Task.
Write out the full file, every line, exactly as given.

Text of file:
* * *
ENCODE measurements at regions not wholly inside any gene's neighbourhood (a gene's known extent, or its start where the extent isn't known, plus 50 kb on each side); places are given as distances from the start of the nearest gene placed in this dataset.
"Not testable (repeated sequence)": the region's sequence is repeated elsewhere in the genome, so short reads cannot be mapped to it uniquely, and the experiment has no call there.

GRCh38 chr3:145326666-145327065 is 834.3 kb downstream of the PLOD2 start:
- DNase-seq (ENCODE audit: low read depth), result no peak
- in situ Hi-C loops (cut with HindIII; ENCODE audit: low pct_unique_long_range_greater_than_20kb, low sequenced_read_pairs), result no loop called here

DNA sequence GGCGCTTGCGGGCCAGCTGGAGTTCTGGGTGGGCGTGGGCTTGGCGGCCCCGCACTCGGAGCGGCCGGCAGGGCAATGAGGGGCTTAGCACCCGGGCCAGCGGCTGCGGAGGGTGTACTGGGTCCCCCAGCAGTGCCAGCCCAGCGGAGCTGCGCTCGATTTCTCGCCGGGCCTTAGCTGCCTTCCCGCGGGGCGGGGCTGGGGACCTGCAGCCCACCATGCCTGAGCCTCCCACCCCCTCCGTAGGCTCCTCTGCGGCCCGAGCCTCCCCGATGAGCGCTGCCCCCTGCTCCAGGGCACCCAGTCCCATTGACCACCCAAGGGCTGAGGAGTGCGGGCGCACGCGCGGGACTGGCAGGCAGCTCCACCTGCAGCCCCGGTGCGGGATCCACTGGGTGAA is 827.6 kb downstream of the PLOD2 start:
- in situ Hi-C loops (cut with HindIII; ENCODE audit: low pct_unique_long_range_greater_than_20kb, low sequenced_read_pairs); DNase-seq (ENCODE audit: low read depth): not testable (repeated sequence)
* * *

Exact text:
ENCODE measurements at regions not wholly inside any gene's neighbourhood (a gene's known extent, or its start where the extent isn't known, plus 50 kb on each side); places are given as distances from the start of the nearest gene placed in this dataset.
"Not testable (repeated sequence)": the region's sequence is repeated elsewhere in the genome, so short reads cannot be mapped to it uniquely, and the experiment has no call there.

GRCh38 chr3:145326666-145327065 is 834.3 kb downstream of the PLOD2 start:
- DNase-seq (ENCODE audit: low read depth), result no peak
- in situ Hi-C loops (cut with HindIII; ENCODE audit: low pct_unique_long_range_greater_than_20kb, low sequenced_read_pairs), result no loop called here

DNA sequence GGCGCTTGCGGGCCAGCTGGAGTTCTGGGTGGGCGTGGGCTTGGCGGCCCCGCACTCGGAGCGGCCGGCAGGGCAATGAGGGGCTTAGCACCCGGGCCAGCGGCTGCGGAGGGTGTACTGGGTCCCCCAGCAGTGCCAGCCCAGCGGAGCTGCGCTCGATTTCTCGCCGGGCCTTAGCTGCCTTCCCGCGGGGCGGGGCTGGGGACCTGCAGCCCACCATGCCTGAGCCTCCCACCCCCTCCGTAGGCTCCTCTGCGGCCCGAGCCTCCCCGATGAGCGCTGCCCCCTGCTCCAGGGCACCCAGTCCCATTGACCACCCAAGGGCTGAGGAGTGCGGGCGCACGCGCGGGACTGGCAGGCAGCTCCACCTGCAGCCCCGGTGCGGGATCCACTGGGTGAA is 827.6 kb downstream of the PLOD2 start:
- in situ Hi-C loops (cut with HindIII; ENCODE audit: low pct_unique_long_range_greater_than_20kb, low sequenced_read_pairs); DNase-seq (ENCODE audit: low read depth): not testable (repeated sequence)